Secondly, we believe we have been called to draw all Christians into the fullest expression of Christ's church in the convergence of sacramental ministry, charismatic power and evangelistic zeal in order to most fully portray the face of Christ's Church to the world.

Finally, The American Catholic Communities have a very special heart for those Catholics who for any reasons have felt separated from their Catholic roots and are seeking a valid and authentic way to be Catholic in today's world.

Appendix I


  1. We adhere faithfully to the Rule of Faith laid down by St. Vincent of Lerins in these terms: "Id teneamus, ubique quod semper, quod ab onmibus creditum est; hoc est etenim vere pro- prieque catholicum." For this reason we persevere in professing the faith of the primitive Church, as formulated in the ecumenical symbols and specified precisely by the unanimously accepted decisions of the Ecumenical Councils held in the undivided Church of the first thousand years.
  2. We therefore reject the decrees of the so-called Council of the Vatican, which were promulgated on July 18th, 1870 concerning the infallibility and the universal Episcopate of the Bishop of Rome, decrees which contradict the faith of the ancient canonical constitution by attributing to the Pope the plenitude of ecclesiastical powers over all Dioceses and over all the faithful. By denial of his primatial jurisdiction, we do not wish to deny the historic primacy which several Ecumenical Councils and the Fathers of the ancient Church have attributed to the Bishop of Rome by recognizing him as the Primus inter pares.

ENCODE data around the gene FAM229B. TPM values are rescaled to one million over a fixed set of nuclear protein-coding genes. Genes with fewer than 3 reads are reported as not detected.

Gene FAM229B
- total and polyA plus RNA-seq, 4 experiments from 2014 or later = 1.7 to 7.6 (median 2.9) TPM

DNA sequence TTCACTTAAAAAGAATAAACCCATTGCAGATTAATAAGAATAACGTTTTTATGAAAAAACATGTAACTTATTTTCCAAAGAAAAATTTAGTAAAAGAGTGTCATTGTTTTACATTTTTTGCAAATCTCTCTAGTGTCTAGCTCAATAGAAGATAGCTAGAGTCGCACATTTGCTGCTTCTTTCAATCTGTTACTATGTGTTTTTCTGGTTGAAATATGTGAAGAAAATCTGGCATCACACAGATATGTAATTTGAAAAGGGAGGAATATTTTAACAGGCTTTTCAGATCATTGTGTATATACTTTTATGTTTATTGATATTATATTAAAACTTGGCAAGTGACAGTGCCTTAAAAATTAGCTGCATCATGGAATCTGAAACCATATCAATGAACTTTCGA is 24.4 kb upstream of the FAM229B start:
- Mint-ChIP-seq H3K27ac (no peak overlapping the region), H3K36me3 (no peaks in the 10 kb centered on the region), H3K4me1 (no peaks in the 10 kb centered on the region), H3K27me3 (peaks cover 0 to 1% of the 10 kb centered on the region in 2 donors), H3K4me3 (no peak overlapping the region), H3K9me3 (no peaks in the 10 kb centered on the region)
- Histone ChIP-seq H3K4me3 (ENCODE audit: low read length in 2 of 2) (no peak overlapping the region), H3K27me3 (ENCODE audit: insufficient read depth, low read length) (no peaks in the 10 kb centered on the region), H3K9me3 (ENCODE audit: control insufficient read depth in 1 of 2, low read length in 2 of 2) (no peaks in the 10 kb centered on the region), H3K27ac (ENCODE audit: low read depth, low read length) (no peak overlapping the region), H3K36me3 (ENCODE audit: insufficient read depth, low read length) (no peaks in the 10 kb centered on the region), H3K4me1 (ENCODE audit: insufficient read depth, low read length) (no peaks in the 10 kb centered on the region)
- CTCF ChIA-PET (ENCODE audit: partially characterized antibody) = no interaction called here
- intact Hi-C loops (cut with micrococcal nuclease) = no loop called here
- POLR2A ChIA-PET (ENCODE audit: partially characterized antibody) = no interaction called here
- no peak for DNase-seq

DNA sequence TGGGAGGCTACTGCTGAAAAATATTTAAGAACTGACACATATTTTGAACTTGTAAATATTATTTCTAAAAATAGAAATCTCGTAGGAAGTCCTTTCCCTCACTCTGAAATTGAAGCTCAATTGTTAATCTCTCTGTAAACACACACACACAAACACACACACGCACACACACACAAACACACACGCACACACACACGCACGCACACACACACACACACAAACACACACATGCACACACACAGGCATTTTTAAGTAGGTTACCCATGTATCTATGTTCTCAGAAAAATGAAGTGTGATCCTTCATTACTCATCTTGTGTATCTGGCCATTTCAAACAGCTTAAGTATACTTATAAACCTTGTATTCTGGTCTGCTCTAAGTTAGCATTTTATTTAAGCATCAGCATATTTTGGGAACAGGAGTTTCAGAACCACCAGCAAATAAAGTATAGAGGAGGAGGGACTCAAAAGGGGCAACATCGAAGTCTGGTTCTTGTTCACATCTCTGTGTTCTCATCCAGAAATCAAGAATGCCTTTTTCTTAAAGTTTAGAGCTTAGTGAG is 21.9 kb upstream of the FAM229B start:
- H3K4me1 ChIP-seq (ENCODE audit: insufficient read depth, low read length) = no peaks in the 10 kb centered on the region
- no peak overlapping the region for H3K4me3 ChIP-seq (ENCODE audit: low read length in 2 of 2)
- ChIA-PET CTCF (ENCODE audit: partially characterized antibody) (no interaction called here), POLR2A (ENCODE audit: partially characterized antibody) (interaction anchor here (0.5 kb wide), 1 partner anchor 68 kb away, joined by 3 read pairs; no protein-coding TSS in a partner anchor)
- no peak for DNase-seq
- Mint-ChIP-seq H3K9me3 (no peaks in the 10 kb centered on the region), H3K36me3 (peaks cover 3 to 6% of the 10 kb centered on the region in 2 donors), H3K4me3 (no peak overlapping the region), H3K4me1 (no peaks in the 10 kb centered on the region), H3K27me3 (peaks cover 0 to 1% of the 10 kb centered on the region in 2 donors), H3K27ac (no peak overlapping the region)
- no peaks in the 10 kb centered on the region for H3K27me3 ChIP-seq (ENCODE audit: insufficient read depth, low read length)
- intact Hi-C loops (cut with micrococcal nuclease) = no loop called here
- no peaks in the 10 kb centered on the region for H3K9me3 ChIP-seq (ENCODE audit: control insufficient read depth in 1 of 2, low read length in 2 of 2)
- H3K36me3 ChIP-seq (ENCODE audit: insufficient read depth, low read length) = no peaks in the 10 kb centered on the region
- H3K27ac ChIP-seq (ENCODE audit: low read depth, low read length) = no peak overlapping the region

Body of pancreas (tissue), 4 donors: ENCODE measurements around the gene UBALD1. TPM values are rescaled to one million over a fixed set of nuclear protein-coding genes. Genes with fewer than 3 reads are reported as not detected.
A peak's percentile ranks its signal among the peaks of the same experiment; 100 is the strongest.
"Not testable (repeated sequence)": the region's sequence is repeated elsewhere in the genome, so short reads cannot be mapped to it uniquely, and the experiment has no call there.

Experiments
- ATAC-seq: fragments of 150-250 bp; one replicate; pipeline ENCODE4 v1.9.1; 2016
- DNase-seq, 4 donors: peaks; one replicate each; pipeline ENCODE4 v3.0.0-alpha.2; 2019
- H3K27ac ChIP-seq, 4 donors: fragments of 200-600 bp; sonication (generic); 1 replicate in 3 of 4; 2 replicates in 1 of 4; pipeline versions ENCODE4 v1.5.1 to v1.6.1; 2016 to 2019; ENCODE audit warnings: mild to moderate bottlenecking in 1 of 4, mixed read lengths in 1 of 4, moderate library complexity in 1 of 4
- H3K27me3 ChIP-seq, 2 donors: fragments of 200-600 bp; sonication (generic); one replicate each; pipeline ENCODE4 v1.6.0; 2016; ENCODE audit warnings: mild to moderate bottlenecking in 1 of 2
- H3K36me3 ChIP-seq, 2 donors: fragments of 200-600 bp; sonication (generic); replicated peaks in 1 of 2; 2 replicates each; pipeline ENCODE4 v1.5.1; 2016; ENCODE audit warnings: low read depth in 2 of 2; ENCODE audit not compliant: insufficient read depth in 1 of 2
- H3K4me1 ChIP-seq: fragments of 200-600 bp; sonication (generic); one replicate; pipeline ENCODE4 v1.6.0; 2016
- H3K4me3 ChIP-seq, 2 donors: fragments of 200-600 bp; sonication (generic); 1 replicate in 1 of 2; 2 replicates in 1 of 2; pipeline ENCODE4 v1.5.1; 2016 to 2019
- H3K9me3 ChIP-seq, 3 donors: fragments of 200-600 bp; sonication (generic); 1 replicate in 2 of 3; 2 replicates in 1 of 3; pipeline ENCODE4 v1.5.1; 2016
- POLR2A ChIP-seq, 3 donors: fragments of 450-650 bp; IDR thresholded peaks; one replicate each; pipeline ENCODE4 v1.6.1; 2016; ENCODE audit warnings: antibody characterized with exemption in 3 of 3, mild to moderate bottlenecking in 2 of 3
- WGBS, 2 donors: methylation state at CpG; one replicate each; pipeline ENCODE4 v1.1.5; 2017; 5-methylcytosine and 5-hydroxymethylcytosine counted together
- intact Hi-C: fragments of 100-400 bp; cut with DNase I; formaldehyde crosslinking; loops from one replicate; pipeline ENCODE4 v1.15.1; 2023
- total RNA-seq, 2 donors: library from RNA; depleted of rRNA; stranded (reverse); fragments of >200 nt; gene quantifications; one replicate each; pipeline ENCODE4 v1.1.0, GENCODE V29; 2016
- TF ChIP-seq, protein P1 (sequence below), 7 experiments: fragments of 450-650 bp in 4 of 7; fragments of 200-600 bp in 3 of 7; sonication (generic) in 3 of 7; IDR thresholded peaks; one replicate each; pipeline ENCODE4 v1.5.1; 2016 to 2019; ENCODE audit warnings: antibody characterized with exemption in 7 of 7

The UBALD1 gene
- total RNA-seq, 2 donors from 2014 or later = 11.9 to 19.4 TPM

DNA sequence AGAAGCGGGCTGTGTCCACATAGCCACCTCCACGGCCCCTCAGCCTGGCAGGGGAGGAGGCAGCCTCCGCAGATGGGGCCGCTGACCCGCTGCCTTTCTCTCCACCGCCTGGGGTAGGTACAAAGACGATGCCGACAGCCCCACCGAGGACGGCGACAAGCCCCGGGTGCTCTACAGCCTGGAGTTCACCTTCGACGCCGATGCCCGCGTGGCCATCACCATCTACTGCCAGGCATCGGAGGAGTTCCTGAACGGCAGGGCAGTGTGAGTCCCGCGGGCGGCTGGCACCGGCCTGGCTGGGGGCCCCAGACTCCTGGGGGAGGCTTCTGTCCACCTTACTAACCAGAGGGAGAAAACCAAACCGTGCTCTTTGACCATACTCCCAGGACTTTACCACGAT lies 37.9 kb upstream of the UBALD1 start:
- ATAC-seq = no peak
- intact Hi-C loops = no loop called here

3. We also reject the dogma of the Immaculate Conception promulgated by Pius IX in 1854 in defiance of the Holy Scriptures and the contradiction to the tradition of the first centuries.
  4. As for other Encyclicals published by the Bishops of Rome in recent times; for example, the Bulls Unigenitus and Auctorem fidei, and the Syllabus of 1864, we reject them on all such points as are in the contradiction of the doctrine of the primitive Church, and we do not recognize them as binding on the conscience of the faithful. We also renew the ancient protest of the Catholic Church of Holland against the errors of the Roman Curia, and against its attacks upon the rights of national Churches.